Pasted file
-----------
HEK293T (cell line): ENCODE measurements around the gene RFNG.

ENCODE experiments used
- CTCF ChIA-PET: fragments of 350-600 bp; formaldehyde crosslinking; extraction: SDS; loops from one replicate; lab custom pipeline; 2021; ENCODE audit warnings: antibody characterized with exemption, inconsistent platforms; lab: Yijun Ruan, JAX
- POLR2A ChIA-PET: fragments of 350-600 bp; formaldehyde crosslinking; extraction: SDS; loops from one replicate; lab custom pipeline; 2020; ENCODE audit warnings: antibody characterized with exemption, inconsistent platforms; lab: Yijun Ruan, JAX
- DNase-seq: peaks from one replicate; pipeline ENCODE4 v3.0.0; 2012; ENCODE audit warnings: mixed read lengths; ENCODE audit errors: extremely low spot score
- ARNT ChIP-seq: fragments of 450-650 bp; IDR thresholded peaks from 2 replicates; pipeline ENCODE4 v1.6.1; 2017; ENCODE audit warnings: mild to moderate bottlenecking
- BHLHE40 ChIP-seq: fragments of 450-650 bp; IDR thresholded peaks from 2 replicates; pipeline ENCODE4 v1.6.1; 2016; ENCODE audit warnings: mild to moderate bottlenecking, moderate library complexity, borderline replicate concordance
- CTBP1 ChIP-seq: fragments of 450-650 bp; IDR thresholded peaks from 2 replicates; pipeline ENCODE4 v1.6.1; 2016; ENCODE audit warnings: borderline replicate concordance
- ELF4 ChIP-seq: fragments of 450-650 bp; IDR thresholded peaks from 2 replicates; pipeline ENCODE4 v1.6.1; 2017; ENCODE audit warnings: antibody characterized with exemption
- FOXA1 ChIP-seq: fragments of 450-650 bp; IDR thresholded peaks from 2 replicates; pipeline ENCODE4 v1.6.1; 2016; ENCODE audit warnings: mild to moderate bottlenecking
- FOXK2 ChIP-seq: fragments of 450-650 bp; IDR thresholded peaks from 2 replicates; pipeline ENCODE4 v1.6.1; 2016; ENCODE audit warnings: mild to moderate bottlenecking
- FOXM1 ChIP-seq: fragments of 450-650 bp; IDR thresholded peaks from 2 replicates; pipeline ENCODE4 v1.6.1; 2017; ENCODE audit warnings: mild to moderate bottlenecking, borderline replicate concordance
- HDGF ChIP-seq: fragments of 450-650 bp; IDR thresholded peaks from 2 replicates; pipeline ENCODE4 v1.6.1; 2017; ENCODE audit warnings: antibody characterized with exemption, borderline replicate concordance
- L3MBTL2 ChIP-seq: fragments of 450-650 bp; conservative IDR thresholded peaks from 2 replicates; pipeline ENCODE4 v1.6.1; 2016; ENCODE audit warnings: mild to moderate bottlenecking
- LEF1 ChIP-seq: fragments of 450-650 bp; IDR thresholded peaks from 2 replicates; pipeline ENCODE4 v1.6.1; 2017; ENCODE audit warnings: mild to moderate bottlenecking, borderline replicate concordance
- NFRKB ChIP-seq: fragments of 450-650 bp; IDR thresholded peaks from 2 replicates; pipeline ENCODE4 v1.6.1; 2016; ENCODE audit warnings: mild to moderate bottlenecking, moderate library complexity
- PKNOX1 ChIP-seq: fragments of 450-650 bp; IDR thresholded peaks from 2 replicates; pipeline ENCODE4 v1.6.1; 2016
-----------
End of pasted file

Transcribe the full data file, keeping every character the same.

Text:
HEK293T (cell line): ENCODE measurements around the gene RFNG.

ENCODE experiments used
- CTCF ChIA-PET: fragments of 350-600 bp; formaldehyde crosslinking; extraction: SDS; loops from one replicate; lab custom pipeline; 2021; ENCODE audit warnings: antibody characterized with exemption, inconsistent platforms; lab: Yijun Ruan, JAX
- POLR2A ChIA-PET: fragments of 350-600 bp; formaldehyde crosslinking; extraction: SDS; loops from one replicate; lab custom pipeline; 2020; ENCODE audit warnings: antibody characterized with exemption, inconsistent platforms; lab: Yijun Ruan, JAX
- DNase-seq: peaks from one replicate; pipeline ENCODE4 v3.0.0; 2012; ENCODE audit warnings: mixed read lengths; ENCODE audit errors: extremely low spot score
- ARNT ChIP-seq: fragments of 450-650 bp; IDR thresholded peaks from 2 replicates; pipeline ENCODE4 v1.6.1; 2017; ENCODE audit warnings: mild to moderate bottlenecking
- BHLHE40 ChIP-seq: fragments of 450-650 bp; IDR thresholded peaks from 2 replicates; pipeline ENCODE4 v1.6.1; 2016; ENCODE audit warnings: mild to moderate bottlenecking, moderate library complexity, borderline replicate concordance
- CTBP1 ChIP-seq: fragments of 450-650 bp; IDR thresholded peaks from 2 replicates; pipeline ENCODE4 v1.6.1; 2016; ENCODE audit warnings: borderline replicate concordance
- ELF4 ChIP-seq: fragments of 450-650 bp; IDR thresholded peaks from 2 replicates; pipeline ENCODE4 v1.6.1; 2017; ENCODE audit warnings: antibody characterized with exemption
- FOXA1 ChIP-seq: fragments of 450-650 bp; IDR thresholded peaks from 2 replicates; pipeline ENCODE4 v1.6.1; 2016; ENCODE audit warnings: mild to moderate bottlenecking
- FOXK2 ChIP-seq: fragments of 450-650 bp; IDR thresholded peaks from 2 replicates; pipeline ENCODE4 v1.6.1; 2016; ENCODE audit warnings: mild to moderate bottlenecking
- FOXM1 ChIP-seq: fragments of 450-650 bp; IDR thresholded peaks from 2 replicates; pipeline ENCODE4 v1.6.1; 2017; ENCODE audit warnings: mild to moderate bottlenecking, borderline replicate concordance
- HDGF ChIP-seq: fragments of 450-650 bp; IDR thresholded peaks from 2 replicates; pipeline ENCODE4 v1.6.1; 2017; ENCODE audit warnings: antibody characterized with exemption, borderline replicate concordance
- L3MBTL2 ChIP-seq: fragments of 450-650 bp; conservative IDR thresholded peaks from 2 replicates; pipeline ENCODE4 v1.6.1; 2016; ENCODE audit warnings: mild to moderate bottlenecking
- LEF1 ChIP-seq: fragments of 450-650 bp; IDR thresholded peaks from 2 replicates; pipeline ENCODE4 v1.6.1; 2017; ENCODE audit warnings: mild to moderate bottlenecking, borderline replicate concordance
- NFRKB ChIP-seq: fragments of 450-650 bp; IDR thresholded peaks from 2 replicates; pipeline ENCODE4 v1.6.1; 2016; ENCODE audit warnings: mild to moderate bottlenecking, moderate library complexity
- PKNOX1 ChIP-seq: fragments of 450-650 bp; IDR thresholded peaks from 2 replicates; pipeline ENCODE4 v1.6.1; 2016